Extra €5.8bn needed over decade for universal health, says report

Cross-party health plan calls for free GP care and free hospital care for all

A newly-published cross-party blueprint for the future of the health services has received a mixed reaction from groups active in the sector.

The Irish Congress of Trade Unions (Ictu) , patient groups and charities working in health welcomed the findings of the Oireachtas Committee on the Future of Healthcare, but professional bodies representing doctors and pharmacists were critical.

An additional €5.8 billion should be spent on the health service over the next decade in order to provide equal access to universal healthcare, the committee recommends.

The report calls for free GP care and free hospital care for all, as well as cuts to or abolition of health charges. The committee agreed a vision of a universal single-tier health and social care system to replace the current mix of public and private.


Minister for Health Simon Harris promised to bring the report he commissioned to the next Cabinet meeting in advance of a full Dáil debate in June.

Speaking at the launch of the report in Leinster House, committee chairman Róisín Shortall said too many people’s lives had been damaged by a lack of adequate healthcare, and too many people had been impoverished by having to bear the costs of services that should be available free to all.

Recommendations include guaranteed maximum waiting times for appointments and procedures, a massive shift in services from hospitals to primary care delivered in the community, and the phased elimination of private care in public hospitals.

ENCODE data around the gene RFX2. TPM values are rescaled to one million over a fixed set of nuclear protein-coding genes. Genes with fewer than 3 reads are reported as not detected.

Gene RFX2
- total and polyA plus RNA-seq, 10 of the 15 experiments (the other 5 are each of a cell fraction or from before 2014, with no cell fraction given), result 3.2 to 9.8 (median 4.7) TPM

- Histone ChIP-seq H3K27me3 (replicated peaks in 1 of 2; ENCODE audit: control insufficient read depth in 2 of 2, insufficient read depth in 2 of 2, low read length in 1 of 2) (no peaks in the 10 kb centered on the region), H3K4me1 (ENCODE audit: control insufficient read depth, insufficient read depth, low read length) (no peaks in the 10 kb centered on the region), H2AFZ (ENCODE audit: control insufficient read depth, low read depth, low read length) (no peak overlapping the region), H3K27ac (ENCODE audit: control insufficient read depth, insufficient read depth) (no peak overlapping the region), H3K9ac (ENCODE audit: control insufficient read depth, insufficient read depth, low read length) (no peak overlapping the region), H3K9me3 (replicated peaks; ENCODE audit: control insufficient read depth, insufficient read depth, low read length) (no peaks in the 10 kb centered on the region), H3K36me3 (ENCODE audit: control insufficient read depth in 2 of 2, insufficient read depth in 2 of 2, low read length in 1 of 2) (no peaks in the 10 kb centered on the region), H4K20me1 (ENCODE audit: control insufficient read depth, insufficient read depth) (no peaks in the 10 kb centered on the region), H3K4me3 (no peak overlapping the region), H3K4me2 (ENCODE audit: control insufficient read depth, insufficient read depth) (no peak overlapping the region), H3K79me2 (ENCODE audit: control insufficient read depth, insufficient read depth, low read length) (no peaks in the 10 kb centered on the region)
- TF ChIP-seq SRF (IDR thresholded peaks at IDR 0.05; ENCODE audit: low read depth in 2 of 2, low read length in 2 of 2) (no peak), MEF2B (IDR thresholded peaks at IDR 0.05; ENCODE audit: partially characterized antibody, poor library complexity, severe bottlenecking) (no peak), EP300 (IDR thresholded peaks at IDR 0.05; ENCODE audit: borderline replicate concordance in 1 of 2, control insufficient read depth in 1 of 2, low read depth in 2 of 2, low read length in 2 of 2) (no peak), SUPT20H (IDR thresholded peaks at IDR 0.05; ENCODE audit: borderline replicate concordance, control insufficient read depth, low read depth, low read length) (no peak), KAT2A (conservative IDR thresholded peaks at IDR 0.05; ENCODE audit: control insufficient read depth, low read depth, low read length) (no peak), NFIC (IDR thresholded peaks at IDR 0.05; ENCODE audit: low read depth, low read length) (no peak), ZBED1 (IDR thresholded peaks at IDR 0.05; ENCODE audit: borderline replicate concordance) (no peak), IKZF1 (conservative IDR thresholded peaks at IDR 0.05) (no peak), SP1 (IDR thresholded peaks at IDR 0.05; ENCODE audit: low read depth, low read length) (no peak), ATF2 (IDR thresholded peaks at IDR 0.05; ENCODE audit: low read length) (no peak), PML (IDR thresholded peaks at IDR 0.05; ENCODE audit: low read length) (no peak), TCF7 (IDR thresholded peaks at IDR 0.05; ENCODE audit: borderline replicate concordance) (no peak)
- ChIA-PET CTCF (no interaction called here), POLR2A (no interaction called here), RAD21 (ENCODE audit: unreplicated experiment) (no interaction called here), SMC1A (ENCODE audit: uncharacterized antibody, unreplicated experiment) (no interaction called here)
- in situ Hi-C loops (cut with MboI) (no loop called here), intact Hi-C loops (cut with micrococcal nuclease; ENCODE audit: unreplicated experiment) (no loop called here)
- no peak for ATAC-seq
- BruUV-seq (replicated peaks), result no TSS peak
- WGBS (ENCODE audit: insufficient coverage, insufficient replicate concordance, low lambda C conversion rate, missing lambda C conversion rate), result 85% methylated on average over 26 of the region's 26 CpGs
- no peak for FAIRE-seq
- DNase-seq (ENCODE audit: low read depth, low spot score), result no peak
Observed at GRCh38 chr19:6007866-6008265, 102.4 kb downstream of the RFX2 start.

Every Irish resident would be provided with a “carta slainte”, or healthcare card, which would entitle them to access to a wide range of services based on need rather than ability to pay.

The expansion of primary care would see more provision of home care, greater access to diagnostic tests and free GP care for all.

The maximum waiting time for an inpatient procedure would be 12 weeks, and for outpatient appointments 10 weeks. Patients would have to wait no longer than 10 days for a diagnostic test.


The Irish Hospital Consultants Association (IHCA), whose members’ co-operation will be vital to the implementation of the report, criticised its proposals. The report “fails to articulate the need for significant investment in the public health system”, and did not contain realistic solutions to the shortage of hospital beds.

The proposal to eliminate private care from public hospitals would reduce capacity rather than expanding it, according to IHCA president Tom Ryan.

“There is a significant risk that the private income to public hospitals will be removed with little if any replacement funding, and that the public health system will be impoverished and risk a catastrophic failure during a future wintertime crisis as a consequence.”

The Irish Medical Organisation also criticised the lack of targets for new hospital beds, and claimed the proposal for free GP care for all in five years was unworkable.

The report, drawn up after 11 months of meetings and consultation, was approved by 13 of the committee’s 14 members. Solidarity TD Mick Barry, who dissented, described the report as a missed opportunity to provide “an Irish NHS” involving no patient charges.

It is envisaged the phasing out of private care in the public system would take place over six years. An independent impact analysis is planned to identify any adverse effects from this process.

The report envisages the investment of €2.8 billion over 10 years to build up capacity, expand entitlements and reduce out-of-pocket costs for patients.


A further €3 billion would be invested in a transitional fund to develop infrastructure such as IT/e-health and expand the provision of doctors and nurses.

The committee failed to reach agreement on funding the plan, but the report says the health system would continue to be funded by general taxation.

An implementation office would be set up under the auspices of the Taoiseach’s office to develop plans to roll out the proposals.

Siptu called on the Government to implement the committee’s findings by “getting on” with the recruitment of additional staff needed for implementation.

Ictu described the report as a “significant milestone”, and said it needed to be fully funded.

The Private Hospitals Association has criticised the report for having “too much ideology”.

Healthcare plan needs support from professionals: opinion page

Paul Cullen

Paul Cullen

Paul Cullen is Health Editor of The Irish Times